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Setup transaction logs

Before you start

  • Make sure you read our Get started guide.
  • Make sure you have installed a recent version of Docker-Compose.
  • Make sure you have installed a recent version of Git.

Introduction

The inway and the outway are able to log metadata of the requests they process. In this guide you will learn how to write transaction logs from the outway service.

Docker compose

To make the setup of the transaction logs as easy as possible, we have provided a docker-compose.yml file in the nlx-compose repository. It contains configuration for a PostgreSQL container and executes the migrations necessary for the txlog-db.

Installation

Start by cloning the nlx-compose repository.

git clone https://gitlab.com/commonground/nlx-compose

After pulling the repository lets navigate to the correct directory

cd nlx-compose

Start the required containers

We can now use the Docker compose configuration to start the services we need for the transaction logs.

docker-compose up -d

Viewing the logs

With a SQL command we are able to view the logs in the database:

docker-compose exec postgres psql -d txlog-db -c "SELECT * FROM transactionlog.records ORDER BY id DESC;"
 id | direction | created | src_organization | dest_organization | service_name | logrecord_id | data
----+-----------+---------+------------------+-------------------+--------------+--------------+------
(0 rows)

As you can see there are nog logs yet.

Connect an outway to the transaction log

The next step is to connect an inway or an outway to the database. If you’ve followed the Get started guide you will either have an inway or an outway running. In this example we will connect the transaction log to the outway setup in the Get started guide.

If your outway from the Get started guide is still running, you will have to stop it first.

execute

docker rm -f my-nlx-outway

To connect the transaction log database to our outway we need to start the outway with a different docker command:

docker run --rm \
  --name my-nlx-outway \
  --volume ~/nlx-setup/root.crt:/certs/root.crt:ro \
  --volume ~/nlx-setup/yourhostname.crt:/certs/org.crt:ro \
  --volume ~/nlx-setup/yourhostname.key:/certs/org.key:ro \
  --env DIRECTORY_INSPECTION_ADDRESS=directory-inspection-api.demo.nlx.io:443 \
  --env TLS_NLX_ROOT_CERT=/certs/root.crt \
  --env TLS_ORG_CERT=/certs/org.crt \
  --env TLS_ORG_KEY=/certs/org.key \
  --env POSTGRES_DSN='postgres://postgres:postgres@postgres/txlog-db?sslmode=disable&connect_timeout=10' \
  --network nlx \
  --publish 80:8080 \
  nlxio/outway:latest

There are some key differences in the Docker command compared to the one used to start the outway in Get started.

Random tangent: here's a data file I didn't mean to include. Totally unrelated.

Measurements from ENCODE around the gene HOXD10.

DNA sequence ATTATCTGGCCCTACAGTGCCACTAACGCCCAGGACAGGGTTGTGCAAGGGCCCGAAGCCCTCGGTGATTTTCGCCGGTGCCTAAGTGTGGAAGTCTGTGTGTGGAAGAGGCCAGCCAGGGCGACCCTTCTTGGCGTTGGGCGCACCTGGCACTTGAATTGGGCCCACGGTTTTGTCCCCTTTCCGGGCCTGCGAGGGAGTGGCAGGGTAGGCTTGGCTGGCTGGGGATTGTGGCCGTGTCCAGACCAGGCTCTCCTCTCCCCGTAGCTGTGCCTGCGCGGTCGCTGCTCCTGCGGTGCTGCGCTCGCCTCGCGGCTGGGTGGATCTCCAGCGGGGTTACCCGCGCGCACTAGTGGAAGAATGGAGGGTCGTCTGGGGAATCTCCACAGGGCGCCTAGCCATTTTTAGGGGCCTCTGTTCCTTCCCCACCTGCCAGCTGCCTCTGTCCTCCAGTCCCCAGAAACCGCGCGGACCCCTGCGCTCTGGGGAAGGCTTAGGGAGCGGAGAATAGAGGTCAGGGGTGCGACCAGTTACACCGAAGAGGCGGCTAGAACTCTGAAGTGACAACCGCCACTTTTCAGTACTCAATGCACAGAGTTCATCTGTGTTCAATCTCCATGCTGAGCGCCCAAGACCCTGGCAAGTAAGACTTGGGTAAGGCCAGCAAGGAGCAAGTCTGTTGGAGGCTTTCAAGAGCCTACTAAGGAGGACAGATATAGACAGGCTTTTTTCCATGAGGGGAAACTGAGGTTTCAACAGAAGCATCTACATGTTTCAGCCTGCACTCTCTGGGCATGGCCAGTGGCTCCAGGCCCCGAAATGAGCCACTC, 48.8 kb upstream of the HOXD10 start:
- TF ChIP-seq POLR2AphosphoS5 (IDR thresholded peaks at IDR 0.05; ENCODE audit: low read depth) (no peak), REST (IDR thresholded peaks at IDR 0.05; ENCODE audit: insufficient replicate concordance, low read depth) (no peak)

We will go over them briefly

  • We removed the flag --env DISABLE_LOGDB=1, this flag disables the transaction-log on the outway and defeats the purpose of this guide.
  • We added the flag --env POSTGRES_DSN='postgres://postgres:postgres@postgres/txlog-db?sslmode=disable&connect_timeout=10', this flags stores the postgres connection string in the environment variable POSTGRES_DSN on the docker container. The outway uses this connection string to setup a connection to the transaction-log database.
  • We added the flag --network nlx, this connects the docker container to the same docker network as the transaction log database (this network is created by the docker-compose-file we executed earlier). Without this parameter the outway wouldn’t be able to connect to the transaction log.

Verify

Let’s make a request through our outway and check if the log records are being writen.

execute

curl http://localhost/haarlem/demo-api/get?foo1=bar1

If successful the response should be

{
	"args": {
	  "foo1": "bar1"
	},
	"headers": {
	  "x-forwarded-proto": "https",
	  "host": "postman-echo.com",
	  "accept": "*/*",
	  "accept-encoding": "gzip",
	  "user-agent": "curl/7.54.0",
	  "x-nlx-logrecord-id": "<arbitrary-logrecord-id>",
	  "x-nlx-request-organization": "my-organization",
	  "x-forwarded-port": "443"
	},
	"url": "https://postman-echo.com/get?foo1=bar1"
}

Now the outway should have written records to the transaction log database. Let’s query the transaction log API, to verify the log records were written.

docker-compose exec postgres psql -d txlog-db -c "SELECT * FROM transactionlog.records ORDER BY id DESC;"

id | direction |            created            | src_organization | dest_organization | service_name | logrecord_id  |          data
---+-----------+-------------------------------+------------------+-------------------+--------------+---------------+-------------------------
 3 | out       | 2019-06-28 10:58:50.63158+00  | barttest         | haarlem           | demo-api     | dmv593btpr9rh | {"request-path": "get"}
(1 row)

Congratulations, you’ve connected your outway to the transaction log!